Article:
When the family moved to Lincolnshire, John accompanied his mother to Cleethorpes Repertory Theatre where he nurtured ambitions to be an actor. At the age of 20 he won a scholarship to RADA.
Early in his career he became a member of the Royal Shakespeare Company. But the stage often had to play a supporting role while the lure of film and television proved irresistible.
Over the past few years he has returned to the stage to perform Samuel Beckett’s one-man tour de force Krapps Last Tape in London, Dublin, the Shakespeare Theatre Company in Washington, the Kirk Douglas Theatre in Los Angeles and on Broadway.
But he has no preference for a particular genre. “If the quality and the people and the situation are there, it doesn’t really matter whether it’s theatre, radio, television or film. I don’t really mind. If all the circumstances are at their best, it really doesn’t matter at all.”
Why has he had such a long and successful career?
“There are all sorts of things, aren’t there? There’s a bit of this and a bit of that. Certainly a bit of luck. Hopefully a bit of talent. And you were perhaps in some of the right places at the right time.”
It’s rather nice because it’s re-linked me with the county. That’s important to me
Despite living at Cromer in Norfolk with his fourth wife – advertising film producer Anwen Rees Meyers – John retains connections with Derbyshire. He was awarded an honorary degree by the University of Derby in 2002 and since 2009 has been patron of Derby arts centre Quad.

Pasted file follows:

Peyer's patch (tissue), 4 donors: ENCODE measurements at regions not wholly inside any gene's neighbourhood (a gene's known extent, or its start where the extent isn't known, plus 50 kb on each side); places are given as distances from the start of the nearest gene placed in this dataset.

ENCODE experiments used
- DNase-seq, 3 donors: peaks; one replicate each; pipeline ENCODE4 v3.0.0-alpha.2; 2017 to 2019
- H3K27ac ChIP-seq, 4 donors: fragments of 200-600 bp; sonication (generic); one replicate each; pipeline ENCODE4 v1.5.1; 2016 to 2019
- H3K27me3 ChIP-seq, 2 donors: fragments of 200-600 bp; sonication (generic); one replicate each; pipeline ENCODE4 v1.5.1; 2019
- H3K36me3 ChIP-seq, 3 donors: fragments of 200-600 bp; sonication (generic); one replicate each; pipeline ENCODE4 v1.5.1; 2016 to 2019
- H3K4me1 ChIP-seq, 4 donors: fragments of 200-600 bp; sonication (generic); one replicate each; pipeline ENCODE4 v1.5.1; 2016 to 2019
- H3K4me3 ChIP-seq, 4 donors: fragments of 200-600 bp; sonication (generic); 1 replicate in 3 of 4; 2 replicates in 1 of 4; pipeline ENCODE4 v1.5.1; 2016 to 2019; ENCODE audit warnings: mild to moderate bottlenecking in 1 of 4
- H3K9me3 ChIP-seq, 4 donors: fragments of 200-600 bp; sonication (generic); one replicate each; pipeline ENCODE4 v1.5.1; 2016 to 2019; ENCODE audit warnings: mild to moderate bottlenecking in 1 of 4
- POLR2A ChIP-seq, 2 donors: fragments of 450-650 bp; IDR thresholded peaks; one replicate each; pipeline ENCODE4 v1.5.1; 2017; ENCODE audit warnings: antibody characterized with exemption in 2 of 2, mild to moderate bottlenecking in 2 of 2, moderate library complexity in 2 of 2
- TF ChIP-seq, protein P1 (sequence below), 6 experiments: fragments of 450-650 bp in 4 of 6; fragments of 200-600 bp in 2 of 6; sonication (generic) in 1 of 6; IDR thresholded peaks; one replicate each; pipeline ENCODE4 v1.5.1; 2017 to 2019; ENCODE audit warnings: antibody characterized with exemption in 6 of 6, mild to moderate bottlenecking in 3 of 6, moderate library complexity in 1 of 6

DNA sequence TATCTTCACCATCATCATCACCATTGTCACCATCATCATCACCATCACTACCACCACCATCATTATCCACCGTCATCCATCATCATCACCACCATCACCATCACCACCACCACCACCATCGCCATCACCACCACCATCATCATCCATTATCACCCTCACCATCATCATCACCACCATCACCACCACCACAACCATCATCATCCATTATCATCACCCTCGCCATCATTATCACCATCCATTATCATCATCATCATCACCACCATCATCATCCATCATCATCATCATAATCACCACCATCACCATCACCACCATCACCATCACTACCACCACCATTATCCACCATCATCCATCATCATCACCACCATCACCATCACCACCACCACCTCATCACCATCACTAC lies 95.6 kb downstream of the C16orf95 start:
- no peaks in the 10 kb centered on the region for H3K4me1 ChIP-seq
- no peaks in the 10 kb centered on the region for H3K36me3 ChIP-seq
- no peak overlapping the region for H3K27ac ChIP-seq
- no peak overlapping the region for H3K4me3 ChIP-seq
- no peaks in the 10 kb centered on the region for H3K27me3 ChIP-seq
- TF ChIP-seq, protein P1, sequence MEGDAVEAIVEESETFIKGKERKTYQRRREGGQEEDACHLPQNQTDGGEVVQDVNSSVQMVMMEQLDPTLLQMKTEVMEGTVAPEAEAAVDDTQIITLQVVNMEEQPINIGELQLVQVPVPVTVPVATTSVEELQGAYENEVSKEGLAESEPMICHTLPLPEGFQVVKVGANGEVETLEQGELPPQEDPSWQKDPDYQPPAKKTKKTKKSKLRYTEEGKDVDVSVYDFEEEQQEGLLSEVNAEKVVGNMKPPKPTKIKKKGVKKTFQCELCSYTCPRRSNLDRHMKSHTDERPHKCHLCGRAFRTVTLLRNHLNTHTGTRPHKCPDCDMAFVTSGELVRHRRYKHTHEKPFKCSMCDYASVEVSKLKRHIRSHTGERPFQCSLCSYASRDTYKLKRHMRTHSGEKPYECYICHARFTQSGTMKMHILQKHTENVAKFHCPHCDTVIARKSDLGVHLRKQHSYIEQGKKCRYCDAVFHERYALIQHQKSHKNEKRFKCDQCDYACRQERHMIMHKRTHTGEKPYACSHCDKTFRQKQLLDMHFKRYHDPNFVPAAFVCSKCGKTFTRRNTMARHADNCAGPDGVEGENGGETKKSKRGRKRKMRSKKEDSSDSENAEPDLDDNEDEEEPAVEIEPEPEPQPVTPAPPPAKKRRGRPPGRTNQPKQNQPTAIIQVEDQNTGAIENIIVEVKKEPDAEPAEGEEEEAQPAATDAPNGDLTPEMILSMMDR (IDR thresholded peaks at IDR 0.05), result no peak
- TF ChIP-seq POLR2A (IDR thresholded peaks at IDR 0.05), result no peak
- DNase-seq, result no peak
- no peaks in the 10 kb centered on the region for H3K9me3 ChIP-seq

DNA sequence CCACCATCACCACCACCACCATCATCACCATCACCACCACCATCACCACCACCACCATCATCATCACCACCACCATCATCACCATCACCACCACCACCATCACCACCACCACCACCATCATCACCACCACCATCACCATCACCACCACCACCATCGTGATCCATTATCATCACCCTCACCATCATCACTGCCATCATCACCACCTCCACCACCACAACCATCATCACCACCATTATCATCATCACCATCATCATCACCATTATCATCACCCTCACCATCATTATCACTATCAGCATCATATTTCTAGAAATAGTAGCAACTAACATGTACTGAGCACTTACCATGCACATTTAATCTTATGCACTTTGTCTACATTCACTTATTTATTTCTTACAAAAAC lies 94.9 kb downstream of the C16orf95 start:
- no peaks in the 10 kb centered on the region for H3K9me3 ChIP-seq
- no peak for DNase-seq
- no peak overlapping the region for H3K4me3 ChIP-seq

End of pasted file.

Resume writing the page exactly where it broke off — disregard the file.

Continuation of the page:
“It’s rather nice because it’s re-linked me with the county. That’s important to me – I was born there and I didn’t leave Derbyshire until I was a teenager.”
John is offered all sorts of parts, but he makes no outrageous demands about having the lead role or committing to a project only if it will enhance his reputation.
“I only turn things down if I feel that the piece doesn’t stand a chance of succeeding on a level it’s intended to succeed on or if I don’t feel there’s anything that I can possibly give to that particular part.”
In the near future John can be seen in a couple of new films, Snowpiercer which he made with Korean director Bong Joon-ho and Hercules which features professional wrestler Dwayne “The Rock” Johnson. He is also hoping film two more movies this year.
Some people may instantly associate John Hurt with The Elephant Man, others with Alien. John would like to be remembered for both of them but for other things too.
“A certain generation would definitely remember me for The Naked Civil Servant which was about Quentin Crisp. It’s a generational thing. Some people will remember me for Doctor Who. Others will remember me for making wands in Harry Potter.
“The things that have a life on television because of repeats, like Elephant Man, like I Claudius, 1984 which has become a cult film now, maybe I’ll be remembered for them.”
John admits that in the latter stages of his career he would like to spend more time painting. He was at art school before going to RADA and describes his style as “kind of expressionist”. But he keeps his work private and does not sell any of it.
However, he cannot see the day when he will retire from acting: “I’m going to keep going – I can’t see any reason why not to. I still enjoy it hugely. I’ll retire when they want to retire me. I’ll soon know if they want to retire me because they won’t offer me any work – it’s very simple.”
I imagine that it will be a long time before John Hurt’s phone stops ringing.
* This article appeared in the June 2014 issue of Country Images magazine